Ancient mud reveals the longest record of climate from the tropics

00:46 A long-term record of climate in the tropics To understand the history of the Earth’s climate, researchers often rely on things like ice cores, which contain layered frozen insights of thousands of years of history. However, in the tropics long-term records like these have been absent. Now researchers have uncovered a sediment core in Peru which reveals around 700,000 years of climatic history. Research Article: Rodbell et al. News and Views: Sediment study finds the pulse of...


Higgs boson at 10: a deep dive into the mysterious, mass-giving particle

In this Podcast Extra, Nature's Lizzie Gibney and Federico Levi take a deep-dive into the Higgs boson, describing their experiences of its discovery, what the latest run of the Large Hadron Collider might reveal about the particle's properties, and what role it could play in potential physics beyond the standard model. Nature News: Happy birthday, Higgs boson! What we do and don’t know about the particle Nature Editorial: Particle physics isn’t going to die — even if the LHC finds no new...


Coronapod: detecting COVID variants in sewage

Since early in the pandemic, scientists have searched for signals of SARS-CoV-2 transmission by sampling wastewater. This surveillance method has provided vital information to inform public health responses. But the approach has never been particularly specific - pointing to broad trends rather than granular information such as which variants are spreading where. But now a team from the University of California have created two new tools to sample waste water in much greater detail - and...


Higgs boson turns ten: the mysteries physicists are still trying to solve

00:46 Happy birthday, Higgs boson - looking back at a momentous milestone for physics Ten years ago this week, scientists announced that they’d found evidence of the existence of the Higgs boson, a fundamental particle first theorised to exist nearly sixty years earlier. To celebrate this anniversary, we reminisce about what the discovery meant at the time, and what questions are left to be answered about this mysterious particle. Nature News: Happy birthday, Higgs boson! What we do and...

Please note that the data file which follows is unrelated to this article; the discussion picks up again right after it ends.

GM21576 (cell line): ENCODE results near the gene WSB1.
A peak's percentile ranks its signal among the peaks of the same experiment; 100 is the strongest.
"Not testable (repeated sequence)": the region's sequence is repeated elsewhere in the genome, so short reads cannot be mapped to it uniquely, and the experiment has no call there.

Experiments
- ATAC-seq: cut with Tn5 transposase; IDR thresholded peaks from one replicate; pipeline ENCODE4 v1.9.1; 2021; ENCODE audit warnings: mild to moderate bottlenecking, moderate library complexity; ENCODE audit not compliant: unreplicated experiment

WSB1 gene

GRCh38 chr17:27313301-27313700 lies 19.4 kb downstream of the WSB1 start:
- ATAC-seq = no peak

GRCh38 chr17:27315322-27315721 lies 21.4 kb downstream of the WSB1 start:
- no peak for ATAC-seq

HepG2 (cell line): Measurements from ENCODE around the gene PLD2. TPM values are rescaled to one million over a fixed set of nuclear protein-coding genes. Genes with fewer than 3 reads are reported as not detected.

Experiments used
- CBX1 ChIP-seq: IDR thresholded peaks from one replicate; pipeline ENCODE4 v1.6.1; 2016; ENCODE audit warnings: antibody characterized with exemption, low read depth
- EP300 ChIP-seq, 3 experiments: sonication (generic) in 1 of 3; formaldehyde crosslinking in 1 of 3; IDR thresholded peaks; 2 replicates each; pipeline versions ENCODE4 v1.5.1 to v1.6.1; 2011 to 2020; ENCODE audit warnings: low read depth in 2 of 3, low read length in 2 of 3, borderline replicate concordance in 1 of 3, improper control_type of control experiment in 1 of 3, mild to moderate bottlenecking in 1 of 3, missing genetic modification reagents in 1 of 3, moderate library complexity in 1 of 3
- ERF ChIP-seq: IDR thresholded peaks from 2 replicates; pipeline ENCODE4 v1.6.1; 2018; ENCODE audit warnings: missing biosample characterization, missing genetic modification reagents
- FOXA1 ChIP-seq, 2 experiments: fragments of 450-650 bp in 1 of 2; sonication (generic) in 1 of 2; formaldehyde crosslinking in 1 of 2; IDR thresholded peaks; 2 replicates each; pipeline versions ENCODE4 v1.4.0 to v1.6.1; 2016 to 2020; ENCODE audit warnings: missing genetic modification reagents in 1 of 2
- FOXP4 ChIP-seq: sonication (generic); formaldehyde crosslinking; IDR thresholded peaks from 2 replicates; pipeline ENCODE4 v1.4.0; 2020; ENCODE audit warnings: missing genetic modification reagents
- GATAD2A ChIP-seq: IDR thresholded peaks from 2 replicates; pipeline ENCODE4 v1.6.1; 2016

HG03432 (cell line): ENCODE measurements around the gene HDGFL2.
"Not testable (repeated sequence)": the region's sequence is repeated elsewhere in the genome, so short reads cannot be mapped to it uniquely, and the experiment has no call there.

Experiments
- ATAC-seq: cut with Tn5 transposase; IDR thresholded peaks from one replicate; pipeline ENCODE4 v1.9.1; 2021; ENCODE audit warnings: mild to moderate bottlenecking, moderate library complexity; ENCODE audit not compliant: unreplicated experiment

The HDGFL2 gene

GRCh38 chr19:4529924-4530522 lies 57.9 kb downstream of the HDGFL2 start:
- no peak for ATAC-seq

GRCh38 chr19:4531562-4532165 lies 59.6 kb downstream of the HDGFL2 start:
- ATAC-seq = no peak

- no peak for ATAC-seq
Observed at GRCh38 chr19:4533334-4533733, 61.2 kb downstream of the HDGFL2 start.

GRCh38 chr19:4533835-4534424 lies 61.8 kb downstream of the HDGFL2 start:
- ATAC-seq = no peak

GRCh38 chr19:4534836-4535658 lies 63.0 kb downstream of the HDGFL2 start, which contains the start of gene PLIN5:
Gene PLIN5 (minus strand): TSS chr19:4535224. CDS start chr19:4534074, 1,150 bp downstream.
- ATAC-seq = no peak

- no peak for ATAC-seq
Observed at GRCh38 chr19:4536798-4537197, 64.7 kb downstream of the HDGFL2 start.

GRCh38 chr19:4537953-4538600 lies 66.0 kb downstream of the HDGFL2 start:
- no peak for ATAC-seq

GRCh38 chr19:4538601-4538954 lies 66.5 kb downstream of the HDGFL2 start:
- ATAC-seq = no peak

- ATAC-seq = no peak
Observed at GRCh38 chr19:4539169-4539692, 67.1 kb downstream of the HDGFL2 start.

Ed Yong on the wondrous world of animal senses

In the first episode of our new series Nature hits the books, science journalist Ed Yong joins us to talk about his new book An Immense World, which takes a journey through the weird and wonderful realm of animal senses. In the show, we chat about how our human-centric view of the world has restricted researchers' understanding of animal senses, how to conceptualise what it might be like to be an electric-field sensitive fish, and what bees might make of us blushing... An Immense World, Ed...


Norovirus could spread through saliva: a new route for infection?

00:47 Enteric viruses may spread through saliva Enteric viruses, such as norovirus, cause a significant health burden around the world and are generally considered to only spread via the faecal-oral route. However, new research in mice suggests that saliva may also be a route of transmission for these viruses, which the authors say could have important public health implications. Research Article: Ghosh et al. 08:59 Research Highlights How devouring space rocks helped Jupiter to get so...


Audio long read: These six countries are about to go to the Moon

In the next year, no fewer than seven missions are heading to the Moon. While NASA's Artemis programme might be stealing most of the limelight, the United States is just one of many nations and private companies that soon plan to launch lunar missions. Although some of the agencies running these expeditions are providing scant details about the missions, it is hoped the they will provide streams of data about the Moon, heralding what scientists say could be a new golden age of lunar...


Coronapod: USA authorises vaccines for youngest of kids